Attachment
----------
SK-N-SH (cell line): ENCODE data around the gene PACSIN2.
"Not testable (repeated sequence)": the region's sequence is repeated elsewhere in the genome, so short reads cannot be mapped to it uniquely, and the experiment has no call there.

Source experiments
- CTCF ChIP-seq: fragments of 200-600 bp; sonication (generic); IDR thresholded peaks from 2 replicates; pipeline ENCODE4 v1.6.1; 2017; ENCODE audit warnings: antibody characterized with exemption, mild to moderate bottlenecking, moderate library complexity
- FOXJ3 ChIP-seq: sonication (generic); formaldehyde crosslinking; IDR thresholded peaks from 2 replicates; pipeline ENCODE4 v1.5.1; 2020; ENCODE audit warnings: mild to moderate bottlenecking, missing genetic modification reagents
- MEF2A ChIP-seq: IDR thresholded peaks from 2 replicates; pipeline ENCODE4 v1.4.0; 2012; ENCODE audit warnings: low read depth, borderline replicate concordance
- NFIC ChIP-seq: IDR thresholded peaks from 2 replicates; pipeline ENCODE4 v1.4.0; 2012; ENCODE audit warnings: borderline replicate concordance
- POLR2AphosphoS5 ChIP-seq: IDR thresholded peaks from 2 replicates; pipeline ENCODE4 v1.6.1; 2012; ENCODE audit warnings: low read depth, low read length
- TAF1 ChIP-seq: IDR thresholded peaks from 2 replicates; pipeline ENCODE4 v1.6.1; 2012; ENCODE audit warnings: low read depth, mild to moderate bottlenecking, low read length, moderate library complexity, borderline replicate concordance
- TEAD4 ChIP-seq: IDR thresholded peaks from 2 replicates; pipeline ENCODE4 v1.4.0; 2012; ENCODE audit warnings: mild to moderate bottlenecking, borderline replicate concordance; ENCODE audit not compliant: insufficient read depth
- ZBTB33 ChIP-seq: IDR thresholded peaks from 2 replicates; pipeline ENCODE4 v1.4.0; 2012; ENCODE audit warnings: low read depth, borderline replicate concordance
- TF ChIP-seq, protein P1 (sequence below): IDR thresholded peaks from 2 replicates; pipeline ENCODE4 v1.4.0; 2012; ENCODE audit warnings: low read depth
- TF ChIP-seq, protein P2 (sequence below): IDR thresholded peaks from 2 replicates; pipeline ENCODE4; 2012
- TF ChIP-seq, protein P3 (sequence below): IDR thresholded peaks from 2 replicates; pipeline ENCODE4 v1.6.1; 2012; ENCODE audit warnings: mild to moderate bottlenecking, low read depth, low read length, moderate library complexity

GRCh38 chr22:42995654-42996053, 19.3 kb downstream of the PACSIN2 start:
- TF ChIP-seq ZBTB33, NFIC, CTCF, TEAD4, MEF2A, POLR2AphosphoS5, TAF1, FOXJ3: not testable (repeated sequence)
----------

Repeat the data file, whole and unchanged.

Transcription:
SK-N-SH (cell line): ENCODE data around the gene PACSIN2.
"Not testable (repeated sequence)": the region's sequence is repeated elsewhere in the genome, so short reads cannot be mapped to it uniquely, and the experiment has no call there.

Source experiments
- CTCF ChIP-seq: fragments of 200-600 bp; sonication (generic); IDR thresholded peaks from 2 replicates; pipeline ENCODE4 v1.6.1; 2017; ENCODE audit warnings: antibody characterized with exemption, mild to moderate bottlenecking, moderate library complexity
- FOXJ3 ChIP-seq: sonication (generic); formaldehyde crosslinking; IDR thresholded peaks from 2 replicates; pipeline ENCODE4 v1.5.1; 2020; ENCODE audit warnings: mild to moderate bottlenecking, missing genetic modification reagents
- MEF2A ChIP-seq: IDR thresholded peaks from 2 replicates; pipeline ENCODE4 v1.4.0; 2012; ENCODE audit warnings: low read depth, borderline replicate concordance
- NFIC ChIP-seq: IDR thresholded peaks from 2 replicates; pipeline ENCODE4 v1.4.0; 2012; ENCODE audit warnings: borderline replicate concordance
- POLR2AphosphoS5 ChIP-seq: IDR thresholded peaks from 2 replicates; pipeline ENCODE4 v1.6.1; 2012; ENCODE audit warnings: low read depth, low read length
- TAF1 ChIP-seq: IDR thresholded peaks from 2 replicates; pipeline ENCODE4 v1.6.1; 2012; ENCODE audit warnings: low read depth, mild to moderate bottlenecking, low read length, moderate library complexity, borderline replicate concordance
- TEAD4 ChIP-seq: IDR thresholded peaks from 2 replicates; pipeline ENCODE4 v1.4.0; 2012; ENCODE audit warnings: mild to moderate bottlenecking, borderline replicate concordance; ENCODE audit not compliant: insufficient read depth
- ZBTB33 ChIP-seq: IDR thresholded peaks from 2 replicates; pipeline ENCODE4 v1.4.0; 2012; ENCODE audit warnings: low read depth, borderline replicate concordance
- TF ChIP-seq, protein P1 (sequence below): IDR thresholded peaks from 2 replicates; pipeline ENCODE4 v1.4.0; 2012; ENCODE audit warnings: low read depth
- TF ChIP-seq, protein P2 (sequence below): IDR thresholded peaks from 2 replicates; pipeline ENCODE4; 2012
- TF ChIP-seq, protein P3 (sequence below): IDR thresholded peaks from 2 replicates; pipeline ENCODE4 v1.6.1; 2012; ENCODE audit warnings: mild to moderate bottlenecking, low read depth, low read length, moderate library complexity

GRCh38 chr22:42995654-42996053, 19.3 kb downstream of the PACSIN2 start:
- TF ChIP-seq ZBTB33, NFIC, CTCF, TEAD4, MEF2A, POLR2AphosphoS5, TAF1, FOXJ3: not testable (repeated sequence)